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The BTHE of both the fuels were very close and sometimes overlapping up to a certain load point Fig.4. At higher break power ranging from 3.5kW to 4.5kW, considerable difference was seen. However for Diesel it started decreasing from approximately from 3.5 kW.The maximum BTHE was found to be 32.1% for B100 bio-diesel and 29.8% for diesel at 16 kg load .
image

V. CONCLUSION

According to the graphs and comparison between diesel and B100 Biodiesel for various parameters, the performance of both the fuels is similar with very little or negligible difference. According to the results obtained, the biodiesel yields higher performance than diesel at higher load conditions. There is a very little difference in power at normal loads for both the fuels. This difference cannot be observed while driving a car with diesel and B100 biodiesel.

References

[1] Chris Collins, Implementing Phytoremediation of Petroleum Hydrocarbons, Methods in Biotechnology (2007) 23:99–108. Humana Press. ISBN 1-58829-541-9.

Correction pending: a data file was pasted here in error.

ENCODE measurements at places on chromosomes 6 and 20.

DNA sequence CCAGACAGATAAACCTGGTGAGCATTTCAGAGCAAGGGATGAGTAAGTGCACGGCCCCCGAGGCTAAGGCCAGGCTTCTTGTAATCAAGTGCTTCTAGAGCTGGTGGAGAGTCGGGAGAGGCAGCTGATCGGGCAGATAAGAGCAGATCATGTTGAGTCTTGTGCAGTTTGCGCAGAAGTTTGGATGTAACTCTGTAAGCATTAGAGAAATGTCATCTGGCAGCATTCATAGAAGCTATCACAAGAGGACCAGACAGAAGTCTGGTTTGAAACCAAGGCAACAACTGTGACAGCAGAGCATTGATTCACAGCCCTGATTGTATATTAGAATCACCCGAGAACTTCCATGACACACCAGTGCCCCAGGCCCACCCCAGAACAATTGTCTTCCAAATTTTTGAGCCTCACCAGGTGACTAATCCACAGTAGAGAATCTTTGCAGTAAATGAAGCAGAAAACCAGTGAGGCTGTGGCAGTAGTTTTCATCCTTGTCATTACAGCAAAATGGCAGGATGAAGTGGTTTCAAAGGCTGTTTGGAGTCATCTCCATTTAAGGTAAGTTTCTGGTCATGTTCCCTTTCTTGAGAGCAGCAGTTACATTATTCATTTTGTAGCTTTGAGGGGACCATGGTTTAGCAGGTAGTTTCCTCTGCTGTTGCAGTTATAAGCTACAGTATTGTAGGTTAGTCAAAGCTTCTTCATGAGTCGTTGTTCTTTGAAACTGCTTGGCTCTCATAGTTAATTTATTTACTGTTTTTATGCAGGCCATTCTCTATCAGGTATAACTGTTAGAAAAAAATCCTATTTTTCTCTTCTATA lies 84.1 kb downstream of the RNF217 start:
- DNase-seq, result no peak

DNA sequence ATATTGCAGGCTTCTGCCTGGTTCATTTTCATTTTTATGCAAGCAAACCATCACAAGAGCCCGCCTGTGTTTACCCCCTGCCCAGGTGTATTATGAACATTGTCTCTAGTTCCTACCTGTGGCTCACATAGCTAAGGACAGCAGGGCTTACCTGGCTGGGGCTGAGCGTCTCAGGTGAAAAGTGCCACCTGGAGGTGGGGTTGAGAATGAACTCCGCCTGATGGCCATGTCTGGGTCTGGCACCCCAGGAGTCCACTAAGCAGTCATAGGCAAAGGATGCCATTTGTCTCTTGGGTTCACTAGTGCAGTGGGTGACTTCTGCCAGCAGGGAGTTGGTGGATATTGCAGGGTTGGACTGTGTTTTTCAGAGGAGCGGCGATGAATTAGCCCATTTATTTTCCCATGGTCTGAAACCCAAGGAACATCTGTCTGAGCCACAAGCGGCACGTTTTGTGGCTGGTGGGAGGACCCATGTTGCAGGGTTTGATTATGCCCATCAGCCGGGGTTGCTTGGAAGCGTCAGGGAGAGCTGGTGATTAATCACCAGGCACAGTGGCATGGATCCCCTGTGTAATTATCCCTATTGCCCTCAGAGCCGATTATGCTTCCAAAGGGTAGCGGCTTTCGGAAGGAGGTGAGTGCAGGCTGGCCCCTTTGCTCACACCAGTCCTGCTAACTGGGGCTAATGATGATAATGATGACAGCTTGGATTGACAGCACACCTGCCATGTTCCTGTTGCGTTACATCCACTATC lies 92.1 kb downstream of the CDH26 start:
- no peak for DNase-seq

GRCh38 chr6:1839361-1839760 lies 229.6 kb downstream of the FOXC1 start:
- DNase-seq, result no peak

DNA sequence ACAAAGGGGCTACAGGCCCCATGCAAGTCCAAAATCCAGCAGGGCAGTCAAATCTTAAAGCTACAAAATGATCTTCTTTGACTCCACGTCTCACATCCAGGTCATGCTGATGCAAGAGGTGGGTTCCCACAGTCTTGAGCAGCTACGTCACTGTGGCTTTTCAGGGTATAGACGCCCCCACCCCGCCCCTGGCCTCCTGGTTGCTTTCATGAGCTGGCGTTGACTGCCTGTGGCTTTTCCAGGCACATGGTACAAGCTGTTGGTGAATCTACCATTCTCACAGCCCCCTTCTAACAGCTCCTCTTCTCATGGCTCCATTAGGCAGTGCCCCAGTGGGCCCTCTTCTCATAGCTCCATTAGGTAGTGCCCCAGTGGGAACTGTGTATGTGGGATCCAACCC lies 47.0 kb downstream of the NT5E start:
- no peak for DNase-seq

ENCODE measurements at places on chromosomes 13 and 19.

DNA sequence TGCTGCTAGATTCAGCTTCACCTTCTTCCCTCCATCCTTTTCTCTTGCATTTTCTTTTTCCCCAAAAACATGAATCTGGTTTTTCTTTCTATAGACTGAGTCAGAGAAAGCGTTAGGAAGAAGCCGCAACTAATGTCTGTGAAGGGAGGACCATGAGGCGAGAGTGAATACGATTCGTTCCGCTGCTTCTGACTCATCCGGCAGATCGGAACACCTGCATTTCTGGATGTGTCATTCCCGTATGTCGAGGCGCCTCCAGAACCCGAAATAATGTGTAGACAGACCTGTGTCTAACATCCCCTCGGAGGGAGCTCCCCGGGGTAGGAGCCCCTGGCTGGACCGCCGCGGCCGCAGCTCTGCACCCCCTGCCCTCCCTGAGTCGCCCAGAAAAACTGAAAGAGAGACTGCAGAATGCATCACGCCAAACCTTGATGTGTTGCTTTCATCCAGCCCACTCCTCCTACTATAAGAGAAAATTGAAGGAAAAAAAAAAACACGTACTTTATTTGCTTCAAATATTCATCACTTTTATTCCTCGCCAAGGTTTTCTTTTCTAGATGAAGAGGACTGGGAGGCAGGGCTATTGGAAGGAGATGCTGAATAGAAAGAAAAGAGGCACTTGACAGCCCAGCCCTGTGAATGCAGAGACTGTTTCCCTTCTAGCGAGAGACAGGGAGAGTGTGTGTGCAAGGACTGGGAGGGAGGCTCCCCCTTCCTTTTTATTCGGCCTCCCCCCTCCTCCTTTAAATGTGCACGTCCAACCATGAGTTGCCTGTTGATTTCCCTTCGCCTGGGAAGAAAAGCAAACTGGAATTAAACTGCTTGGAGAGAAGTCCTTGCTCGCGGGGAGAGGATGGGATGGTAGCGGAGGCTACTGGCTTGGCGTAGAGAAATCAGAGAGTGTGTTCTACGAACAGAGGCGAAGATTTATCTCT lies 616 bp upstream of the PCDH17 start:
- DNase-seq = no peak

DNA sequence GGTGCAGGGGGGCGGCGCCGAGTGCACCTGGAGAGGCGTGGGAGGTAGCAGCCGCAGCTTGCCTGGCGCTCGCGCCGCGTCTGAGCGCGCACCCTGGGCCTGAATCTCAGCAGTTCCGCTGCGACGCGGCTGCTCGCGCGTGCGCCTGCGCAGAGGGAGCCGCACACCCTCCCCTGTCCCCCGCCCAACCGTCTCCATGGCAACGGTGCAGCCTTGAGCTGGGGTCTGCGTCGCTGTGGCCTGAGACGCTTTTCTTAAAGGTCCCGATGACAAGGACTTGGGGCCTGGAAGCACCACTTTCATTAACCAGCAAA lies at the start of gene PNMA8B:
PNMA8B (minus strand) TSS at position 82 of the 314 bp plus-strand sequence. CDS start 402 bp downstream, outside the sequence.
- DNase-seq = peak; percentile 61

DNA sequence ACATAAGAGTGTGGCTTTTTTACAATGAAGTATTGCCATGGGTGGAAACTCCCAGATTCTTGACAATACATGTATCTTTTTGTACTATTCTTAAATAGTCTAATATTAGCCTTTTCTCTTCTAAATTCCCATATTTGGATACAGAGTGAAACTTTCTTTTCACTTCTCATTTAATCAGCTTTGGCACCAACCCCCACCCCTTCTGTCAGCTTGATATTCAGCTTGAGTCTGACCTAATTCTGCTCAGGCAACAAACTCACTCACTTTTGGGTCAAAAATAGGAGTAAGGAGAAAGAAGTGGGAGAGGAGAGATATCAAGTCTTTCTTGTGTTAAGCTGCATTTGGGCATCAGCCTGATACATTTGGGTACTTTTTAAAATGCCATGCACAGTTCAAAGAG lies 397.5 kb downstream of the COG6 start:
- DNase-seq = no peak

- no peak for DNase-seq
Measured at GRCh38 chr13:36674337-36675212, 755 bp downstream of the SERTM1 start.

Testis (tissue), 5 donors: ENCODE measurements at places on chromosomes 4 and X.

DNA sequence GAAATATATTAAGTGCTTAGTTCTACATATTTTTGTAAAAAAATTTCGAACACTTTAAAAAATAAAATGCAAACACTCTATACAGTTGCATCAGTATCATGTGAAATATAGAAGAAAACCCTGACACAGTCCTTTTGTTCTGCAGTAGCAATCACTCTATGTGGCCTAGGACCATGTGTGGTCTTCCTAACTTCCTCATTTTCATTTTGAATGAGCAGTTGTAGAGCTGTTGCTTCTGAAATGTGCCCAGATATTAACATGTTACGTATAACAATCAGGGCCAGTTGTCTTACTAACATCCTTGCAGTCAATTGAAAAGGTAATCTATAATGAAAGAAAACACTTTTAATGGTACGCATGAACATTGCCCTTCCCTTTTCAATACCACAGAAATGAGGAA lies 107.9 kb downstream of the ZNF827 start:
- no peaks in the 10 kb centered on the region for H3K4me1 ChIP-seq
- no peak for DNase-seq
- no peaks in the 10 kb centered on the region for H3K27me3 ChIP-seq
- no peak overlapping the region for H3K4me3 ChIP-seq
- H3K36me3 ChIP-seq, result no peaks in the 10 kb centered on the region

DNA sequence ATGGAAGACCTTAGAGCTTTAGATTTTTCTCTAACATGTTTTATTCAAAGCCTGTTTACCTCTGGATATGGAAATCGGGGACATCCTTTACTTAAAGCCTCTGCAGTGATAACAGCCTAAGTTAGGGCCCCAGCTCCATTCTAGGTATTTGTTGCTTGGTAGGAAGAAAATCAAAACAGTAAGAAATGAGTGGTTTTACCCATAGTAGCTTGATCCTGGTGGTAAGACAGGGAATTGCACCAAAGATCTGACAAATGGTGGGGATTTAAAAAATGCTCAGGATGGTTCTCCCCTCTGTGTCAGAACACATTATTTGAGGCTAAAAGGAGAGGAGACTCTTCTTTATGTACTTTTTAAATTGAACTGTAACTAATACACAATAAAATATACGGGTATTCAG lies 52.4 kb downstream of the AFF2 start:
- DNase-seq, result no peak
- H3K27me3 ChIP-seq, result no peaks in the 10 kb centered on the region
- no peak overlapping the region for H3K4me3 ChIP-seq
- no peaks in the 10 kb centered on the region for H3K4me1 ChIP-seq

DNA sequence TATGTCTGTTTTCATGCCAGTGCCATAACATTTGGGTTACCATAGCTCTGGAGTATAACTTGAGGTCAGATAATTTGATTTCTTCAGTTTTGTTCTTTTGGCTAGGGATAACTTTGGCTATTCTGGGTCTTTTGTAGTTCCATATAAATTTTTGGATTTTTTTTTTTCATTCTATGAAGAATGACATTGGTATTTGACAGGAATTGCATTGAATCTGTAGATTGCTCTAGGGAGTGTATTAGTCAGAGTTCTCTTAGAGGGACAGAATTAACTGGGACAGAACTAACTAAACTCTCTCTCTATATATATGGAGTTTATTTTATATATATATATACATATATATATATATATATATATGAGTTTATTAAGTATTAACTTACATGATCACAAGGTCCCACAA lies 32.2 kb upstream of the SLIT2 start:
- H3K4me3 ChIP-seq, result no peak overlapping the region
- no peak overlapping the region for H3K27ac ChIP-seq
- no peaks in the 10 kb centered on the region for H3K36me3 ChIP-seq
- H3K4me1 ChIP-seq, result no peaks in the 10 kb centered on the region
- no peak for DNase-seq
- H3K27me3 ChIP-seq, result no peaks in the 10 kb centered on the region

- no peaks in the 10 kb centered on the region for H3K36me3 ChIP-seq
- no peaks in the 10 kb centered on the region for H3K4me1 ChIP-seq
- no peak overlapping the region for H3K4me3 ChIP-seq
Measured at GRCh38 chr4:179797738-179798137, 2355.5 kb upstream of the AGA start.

[2] "Biodiesel Basics" (http://www.biodiesel.org/what-is-biodiesel/biodiesel-basics). NationalBiodiesel Board. Retrieved: 2013-02-2.

[3] J.M. Marchetti, V.U. Miguel, A.F. Errazu; Possible methods for biodiesel production; Renewable and Sustainable Energy Reviews 11 (2007) 1300–1311

[4] Barnwal BK, Sharma MP. Prospects of Biodiesel production from vegetable oils in India. Renew Sust Energy Rev 2005;9(4):363–78

[5] Bernard Freedman, Royden O. Butterfield, Everett H. Pryde; Transesterification kinetics of soybean oil ,Journal of the American Oil Chemists’ Society, October 1986, Volume 63, Issue 10, pp 1375-1380

[6] http://www.apexinnovations.co.in/pdf/PSP240.pdf( Last accessed: March 17th 2014)

[7] Lucid Laboratories, Balanagar, Hyderabad (http://www.lucidlabsindia.com); Report No. LLPN/RN/13/7730